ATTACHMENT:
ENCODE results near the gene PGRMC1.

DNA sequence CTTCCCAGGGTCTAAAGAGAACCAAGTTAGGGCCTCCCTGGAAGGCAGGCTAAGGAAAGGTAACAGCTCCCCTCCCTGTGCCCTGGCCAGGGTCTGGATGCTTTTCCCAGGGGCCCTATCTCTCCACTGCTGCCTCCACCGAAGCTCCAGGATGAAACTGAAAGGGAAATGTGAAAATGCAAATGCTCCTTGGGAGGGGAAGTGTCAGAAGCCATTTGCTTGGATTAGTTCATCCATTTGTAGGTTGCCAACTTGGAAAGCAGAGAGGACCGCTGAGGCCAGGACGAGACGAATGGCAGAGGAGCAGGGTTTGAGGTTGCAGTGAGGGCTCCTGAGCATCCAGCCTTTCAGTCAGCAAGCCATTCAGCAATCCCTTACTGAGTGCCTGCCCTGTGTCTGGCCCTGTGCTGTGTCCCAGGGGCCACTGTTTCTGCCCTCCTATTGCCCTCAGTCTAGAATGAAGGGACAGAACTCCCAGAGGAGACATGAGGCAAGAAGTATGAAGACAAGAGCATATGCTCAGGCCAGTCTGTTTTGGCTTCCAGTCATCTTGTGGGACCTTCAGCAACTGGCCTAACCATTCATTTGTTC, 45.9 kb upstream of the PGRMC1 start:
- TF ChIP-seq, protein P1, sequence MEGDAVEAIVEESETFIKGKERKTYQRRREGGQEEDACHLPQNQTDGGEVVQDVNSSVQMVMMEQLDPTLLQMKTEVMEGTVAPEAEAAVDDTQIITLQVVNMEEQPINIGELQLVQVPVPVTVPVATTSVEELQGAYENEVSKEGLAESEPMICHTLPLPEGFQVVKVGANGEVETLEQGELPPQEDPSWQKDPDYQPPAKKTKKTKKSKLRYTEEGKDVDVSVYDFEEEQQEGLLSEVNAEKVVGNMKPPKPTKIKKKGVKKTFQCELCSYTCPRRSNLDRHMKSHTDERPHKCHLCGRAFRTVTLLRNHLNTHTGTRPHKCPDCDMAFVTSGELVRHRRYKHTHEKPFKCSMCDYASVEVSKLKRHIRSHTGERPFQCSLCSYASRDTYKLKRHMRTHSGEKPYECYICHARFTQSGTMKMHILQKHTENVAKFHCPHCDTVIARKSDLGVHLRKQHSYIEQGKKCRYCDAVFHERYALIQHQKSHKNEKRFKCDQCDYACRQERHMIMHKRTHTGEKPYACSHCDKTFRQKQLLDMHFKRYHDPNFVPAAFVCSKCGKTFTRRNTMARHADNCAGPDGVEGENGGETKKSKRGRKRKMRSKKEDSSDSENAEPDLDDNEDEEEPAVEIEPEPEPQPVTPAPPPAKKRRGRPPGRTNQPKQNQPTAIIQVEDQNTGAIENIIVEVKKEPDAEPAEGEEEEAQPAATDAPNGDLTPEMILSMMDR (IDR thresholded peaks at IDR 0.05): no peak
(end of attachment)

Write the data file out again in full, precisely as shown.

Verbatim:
ENCODE results near the gene PGRMC1.

DNA sequence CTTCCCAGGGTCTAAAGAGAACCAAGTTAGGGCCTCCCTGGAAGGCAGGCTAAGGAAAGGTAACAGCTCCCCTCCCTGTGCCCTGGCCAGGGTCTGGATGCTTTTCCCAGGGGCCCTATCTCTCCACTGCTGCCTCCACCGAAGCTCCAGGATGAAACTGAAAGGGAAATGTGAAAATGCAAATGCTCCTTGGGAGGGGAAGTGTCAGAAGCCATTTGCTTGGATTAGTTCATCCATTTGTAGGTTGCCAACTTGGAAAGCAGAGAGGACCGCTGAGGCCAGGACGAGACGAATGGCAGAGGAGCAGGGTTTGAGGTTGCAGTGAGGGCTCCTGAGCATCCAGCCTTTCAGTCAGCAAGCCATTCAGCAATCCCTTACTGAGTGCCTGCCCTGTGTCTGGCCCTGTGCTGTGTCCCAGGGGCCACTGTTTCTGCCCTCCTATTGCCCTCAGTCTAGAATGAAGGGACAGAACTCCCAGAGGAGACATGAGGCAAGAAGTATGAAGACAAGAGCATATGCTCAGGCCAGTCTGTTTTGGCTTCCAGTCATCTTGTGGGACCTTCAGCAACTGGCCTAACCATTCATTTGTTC, 45.9 kb upstream of the PGRMC1 start:
- TF ChIP-seq, protein P1, sequence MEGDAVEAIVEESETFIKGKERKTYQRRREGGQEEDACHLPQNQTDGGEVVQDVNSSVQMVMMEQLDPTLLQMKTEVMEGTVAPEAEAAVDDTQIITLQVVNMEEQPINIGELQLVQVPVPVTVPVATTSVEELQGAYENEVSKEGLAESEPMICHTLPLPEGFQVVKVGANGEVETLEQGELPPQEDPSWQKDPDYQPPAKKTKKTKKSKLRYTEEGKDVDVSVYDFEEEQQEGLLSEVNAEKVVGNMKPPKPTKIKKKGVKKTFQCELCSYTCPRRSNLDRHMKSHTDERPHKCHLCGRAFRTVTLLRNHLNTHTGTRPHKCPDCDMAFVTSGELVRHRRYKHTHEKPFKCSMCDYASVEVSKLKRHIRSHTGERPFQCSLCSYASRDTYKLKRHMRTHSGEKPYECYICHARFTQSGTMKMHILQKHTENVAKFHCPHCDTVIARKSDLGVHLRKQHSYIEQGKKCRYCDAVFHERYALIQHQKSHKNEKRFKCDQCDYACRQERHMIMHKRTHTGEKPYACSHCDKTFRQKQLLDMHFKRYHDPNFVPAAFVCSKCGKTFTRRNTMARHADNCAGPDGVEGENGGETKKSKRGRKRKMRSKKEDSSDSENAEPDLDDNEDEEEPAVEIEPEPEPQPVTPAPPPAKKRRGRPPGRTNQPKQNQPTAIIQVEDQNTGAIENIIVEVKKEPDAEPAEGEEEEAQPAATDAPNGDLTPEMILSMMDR (IDR thresholded peaks at IDR 0.05): no peak